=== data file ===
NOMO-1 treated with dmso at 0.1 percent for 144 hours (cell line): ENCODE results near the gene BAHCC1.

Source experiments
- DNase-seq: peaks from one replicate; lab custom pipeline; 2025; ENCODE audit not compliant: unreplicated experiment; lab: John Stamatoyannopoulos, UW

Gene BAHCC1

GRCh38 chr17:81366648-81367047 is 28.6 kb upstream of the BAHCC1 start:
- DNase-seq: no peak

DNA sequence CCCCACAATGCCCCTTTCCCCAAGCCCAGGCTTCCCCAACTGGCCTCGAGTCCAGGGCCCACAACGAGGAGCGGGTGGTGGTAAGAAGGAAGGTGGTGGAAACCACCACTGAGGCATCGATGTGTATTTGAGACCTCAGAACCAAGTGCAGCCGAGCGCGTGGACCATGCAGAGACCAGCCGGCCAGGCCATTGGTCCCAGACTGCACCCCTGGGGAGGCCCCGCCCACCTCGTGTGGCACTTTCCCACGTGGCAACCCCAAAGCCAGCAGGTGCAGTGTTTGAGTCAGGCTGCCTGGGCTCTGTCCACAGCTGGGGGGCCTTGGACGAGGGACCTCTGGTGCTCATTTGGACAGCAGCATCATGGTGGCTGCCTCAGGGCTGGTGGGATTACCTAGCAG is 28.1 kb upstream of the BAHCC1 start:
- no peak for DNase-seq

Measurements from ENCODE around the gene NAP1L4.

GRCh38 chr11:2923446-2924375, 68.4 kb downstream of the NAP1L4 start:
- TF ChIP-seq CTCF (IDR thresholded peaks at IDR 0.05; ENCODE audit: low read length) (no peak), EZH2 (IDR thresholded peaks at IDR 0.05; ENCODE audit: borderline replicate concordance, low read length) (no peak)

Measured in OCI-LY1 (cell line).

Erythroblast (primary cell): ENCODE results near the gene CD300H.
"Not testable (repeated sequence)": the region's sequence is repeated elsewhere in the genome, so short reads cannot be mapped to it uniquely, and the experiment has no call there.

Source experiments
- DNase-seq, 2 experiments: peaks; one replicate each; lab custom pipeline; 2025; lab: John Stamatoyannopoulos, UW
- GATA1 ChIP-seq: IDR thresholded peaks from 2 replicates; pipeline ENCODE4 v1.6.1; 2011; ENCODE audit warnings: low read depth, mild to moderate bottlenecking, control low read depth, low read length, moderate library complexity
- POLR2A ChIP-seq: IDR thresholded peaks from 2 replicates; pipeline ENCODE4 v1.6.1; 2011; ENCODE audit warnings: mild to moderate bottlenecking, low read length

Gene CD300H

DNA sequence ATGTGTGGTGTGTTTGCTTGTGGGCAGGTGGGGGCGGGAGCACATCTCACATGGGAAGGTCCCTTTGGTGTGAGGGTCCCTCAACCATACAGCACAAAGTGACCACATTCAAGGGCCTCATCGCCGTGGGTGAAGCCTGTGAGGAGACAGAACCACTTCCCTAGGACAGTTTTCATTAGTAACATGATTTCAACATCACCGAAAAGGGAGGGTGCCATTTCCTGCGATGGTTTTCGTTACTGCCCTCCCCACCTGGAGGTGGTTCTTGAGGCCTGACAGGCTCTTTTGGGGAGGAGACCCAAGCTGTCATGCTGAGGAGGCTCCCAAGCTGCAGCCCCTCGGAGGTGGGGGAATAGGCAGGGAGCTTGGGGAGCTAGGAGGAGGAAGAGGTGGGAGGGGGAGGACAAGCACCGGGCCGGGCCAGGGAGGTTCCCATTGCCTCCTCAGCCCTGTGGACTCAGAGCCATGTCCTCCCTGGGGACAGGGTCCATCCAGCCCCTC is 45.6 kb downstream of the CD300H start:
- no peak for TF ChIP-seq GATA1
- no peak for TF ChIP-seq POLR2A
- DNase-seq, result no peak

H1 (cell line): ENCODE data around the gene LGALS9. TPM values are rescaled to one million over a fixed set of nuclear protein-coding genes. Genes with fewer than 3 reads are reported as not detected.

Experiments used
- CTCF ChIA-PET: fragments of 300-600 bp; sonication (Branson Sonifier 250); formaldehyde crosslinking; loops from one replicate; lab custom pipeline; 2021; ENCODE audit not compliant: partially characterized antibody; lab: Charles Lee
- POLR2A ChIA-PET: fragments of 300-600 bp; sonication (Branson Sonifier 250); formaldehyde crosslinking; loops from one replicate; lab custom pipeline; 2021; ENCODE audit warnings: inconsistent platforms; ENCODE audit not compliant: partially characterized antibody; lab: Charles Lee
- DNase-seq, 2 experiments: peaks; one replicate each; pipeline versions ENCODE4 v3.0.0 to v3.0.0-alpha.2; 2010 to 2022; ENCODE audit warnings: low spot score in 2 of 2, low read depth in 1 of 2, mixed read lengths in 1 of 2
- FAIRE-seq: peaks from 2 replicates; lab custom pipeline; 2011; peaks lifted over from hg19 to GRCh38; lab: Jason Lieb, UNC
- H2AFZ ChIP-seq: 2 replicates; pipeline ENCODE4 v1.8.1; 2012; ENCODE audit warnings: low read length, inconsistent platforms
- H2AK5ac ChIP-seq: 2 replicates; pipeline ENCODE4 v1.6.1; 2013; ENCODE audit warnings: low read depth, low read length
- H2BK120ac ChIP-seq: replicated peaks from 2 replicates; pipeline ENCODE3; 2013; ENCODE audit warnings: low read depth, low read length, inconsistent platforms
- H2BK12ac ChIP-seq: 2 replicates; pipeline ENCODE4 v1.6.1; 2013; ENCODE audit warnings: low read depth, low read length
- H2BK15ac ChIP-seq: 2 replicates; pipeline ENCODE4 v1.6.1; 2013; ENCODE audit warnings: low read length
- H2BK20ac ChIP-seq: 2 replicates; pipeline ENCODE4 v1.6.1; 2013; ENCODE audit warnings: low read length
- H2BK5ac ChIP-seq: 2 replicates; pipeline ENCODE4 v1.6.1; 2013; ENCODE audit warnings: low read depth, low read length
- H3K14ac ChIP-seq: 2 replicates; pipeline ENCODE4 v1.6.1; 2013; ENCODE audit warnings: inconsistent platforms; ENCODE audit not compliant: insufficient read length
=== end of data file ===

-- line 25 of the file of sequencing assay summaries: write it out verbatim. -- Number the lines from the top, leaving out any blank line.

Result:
Experiments used